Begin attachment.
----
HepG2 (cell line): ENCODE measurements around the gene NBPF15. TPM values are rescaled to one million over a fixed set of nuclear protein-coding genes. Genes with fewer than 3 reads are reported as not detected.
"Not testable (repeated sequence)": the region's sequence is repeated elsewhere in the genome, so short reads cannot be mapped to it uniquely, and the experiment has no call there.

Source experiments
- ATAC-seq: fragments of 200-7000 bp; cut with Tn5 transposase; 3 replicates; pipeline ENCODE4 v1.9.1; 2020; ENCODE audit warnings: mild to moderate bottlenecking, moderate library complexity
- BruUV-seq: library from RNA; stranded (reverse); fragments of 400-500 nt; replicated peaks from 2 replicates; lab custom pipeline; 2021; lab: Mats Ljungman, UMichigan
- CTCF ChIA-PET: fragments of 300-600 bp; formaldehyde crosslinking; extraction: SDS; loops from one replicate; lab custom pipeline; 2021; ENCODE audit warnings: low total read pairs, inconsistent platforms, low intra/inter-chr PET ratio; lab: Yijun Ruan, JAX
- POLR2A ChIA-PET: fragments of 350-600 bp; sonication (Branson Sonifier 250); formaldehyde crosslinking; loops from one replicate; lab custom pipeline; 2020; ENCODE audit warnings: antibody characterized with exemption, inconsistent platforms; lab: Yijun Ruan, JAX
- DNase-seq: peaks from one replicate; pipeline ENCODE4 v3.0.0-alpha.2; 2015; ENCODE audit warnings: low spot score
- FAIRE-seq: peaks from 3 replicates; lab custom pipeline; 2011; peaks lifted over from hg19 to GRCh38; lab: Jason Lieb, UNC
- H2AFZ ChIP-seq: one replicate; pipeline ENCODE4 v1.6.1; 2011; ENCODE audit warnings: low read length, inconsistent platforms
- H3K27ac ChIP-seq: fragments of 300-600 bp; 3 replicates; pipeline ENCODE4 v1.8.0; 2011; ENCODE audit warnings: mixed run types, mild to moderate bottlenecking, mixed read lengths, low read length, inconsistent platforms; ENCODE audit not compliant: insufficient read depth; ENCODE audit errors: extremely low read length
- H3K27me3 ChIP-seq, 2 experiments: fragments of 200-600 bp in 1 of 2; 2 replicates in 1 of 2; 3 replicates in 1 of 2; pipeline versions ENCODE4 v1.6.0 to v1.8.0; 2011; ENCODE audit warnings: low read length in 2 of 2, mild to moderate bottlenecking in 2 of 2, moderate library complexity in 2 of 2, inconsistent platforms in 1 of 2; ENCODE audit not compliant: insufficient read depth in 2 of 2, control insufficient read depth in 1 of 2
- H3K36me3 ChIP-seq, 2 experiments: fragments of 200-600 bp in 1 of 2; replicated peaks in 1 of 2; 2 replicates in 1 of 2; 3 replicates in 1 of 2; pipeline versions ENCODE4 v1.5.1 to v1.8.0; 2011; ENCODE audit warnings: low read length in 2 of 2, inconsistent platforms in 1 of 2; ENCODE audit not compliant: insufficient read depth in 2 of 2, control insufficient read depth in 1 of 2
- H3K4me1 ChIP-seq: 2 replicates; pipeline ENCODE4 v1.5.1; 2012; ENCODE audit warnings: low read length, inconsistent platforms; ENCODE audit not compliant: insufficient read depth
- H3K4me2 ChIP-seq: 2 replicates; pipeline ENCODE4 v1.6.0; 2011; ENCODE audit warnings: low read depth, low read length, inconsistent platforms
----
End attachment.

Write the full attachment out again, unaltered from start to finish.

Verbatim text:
HepG2 (cell line): ENCODE measurements around the gene NBPF15. TPM values are rescaled to one million over a fixed set of nuclear protein-coding genes. Genes with fewer than 3 reads are reported as not detected.
"Not testable (repeated sequence)": the region's sequence is repeated elsewhere in the genome, so short reads cannot be mapped to it uniquely, and the experiment has no call there.

Source experiments
- ATAC-seq: fragments of 200-7000 bp; cut with Tn5 transposase; 3 replicates; pipeline ENCODE4 v1.9.1; 2020; ENCODE audit warnings: mild to moderate bottlenecking, moderate library complexity
- BruUV-seq: library from RNA; stranded (reverse); fragments of 400-500 nt; replicated peaks from 2 replicates; lab custom pipeline; 2021; lab: Mats Ljungman, UMichigan
- CTCF ChIA-PET: fragments of 300-600 bp; formaldehyde crosslinking; extraction: SDS; loops from one replicate; lab custom pipeline; 2021; ENCODE audit warnings: low total read pairs, inconsistent platforms, low intra/inter-chr PET ratio; lab: Yijun Ruan, JAX
- POLR2A ChIA-PET: fragments of 350-600 bp; sonication (Branson Sonifier 250); formaldehyde crosslinking; loops from one replicate; lab custom pipeline; 2020; ENCODE audit warnings: antibody characterized with exemption, inconsistent platforms; lab: Yijun Ruan, JAX
- DNase-seq: peaks from one replicate; pipeline ENCODE4 v3.0.0-alpha.2; 2015; ENCODE audit warnings: low spot score
- FAIRE-seq: peaks from 3 replicates; lab custom pipeline; 2011; peaks lifted over from hg19 to GRCh38; lab: Jason Lieb, UNC
- H2AFZ ChIP-seq: one replicate; pipeline ENCODE4 v1.6.1; 2011; ENCODE audit warnings: low read length, inconsistent platforms
- H3K27ac ChIP-seq: fragments of 300-600 bp; 3 replicates; pipeline ENCODE4 v1.8.0; 2011; ENCODE audit warnings: mixed run types, mild to moderate bottlenecking, mixed read lengths, low read length, inconsistent platforms; ENCODE audit not compliant: insufficient read depth; ENCODE audit errors: extremely low read length
- H3K27me3 ChIP-seq, 2 experiments: fragments of 200-600 bp in 1 of 2; 2 replicates in 1 of 2; 3 replicates in 1 of 2; pipeline versions ENCODE4 v1.6.0 to v1.8.0; 2011; ENCODE audit warnings: low read length in 2 of 2, mild to moderate bottlenecking in 2 of 2, moderate library complexity in 2 of 2, inconsistent platforms in 1 of 2; ENCODE audit not compliant: insufficient read depth in 2 of 2, control insufficient read depth in 1 of 2
- H3K36me3 ChIP-seq, 2 experiments: fragments of 200-600 bp in 1 of 2; replicated peaks in 1 of 2; 2 replicates in 1 of 2; 3 replicates in 1 of 2; pipeline versions ENCODE4 v1.5.1 to v1.8.0; 2011; ENCODE audit warnings: low read length in 2 of 2, inconsistent platforms in 1 of 2; ENCODE audit not compliant: insufficient read depth in 2 of 2, control insufficient read depth in 1 of 2
- H3K4me1 ChIP-seq: 2 replicates; pipeline ENCODE4 v1.5.1; 2012; ENCODE audit warnings: low read length, inconsistent platforms; ENCODE audit not compliant: insufficient read depth
- H3K4me2 ChIP-seq: 2 replicates; pipeline ENCODE4 v1.6.0; 2011; ENCODE audit warnings: low read depth, low read length, inconsistent platforms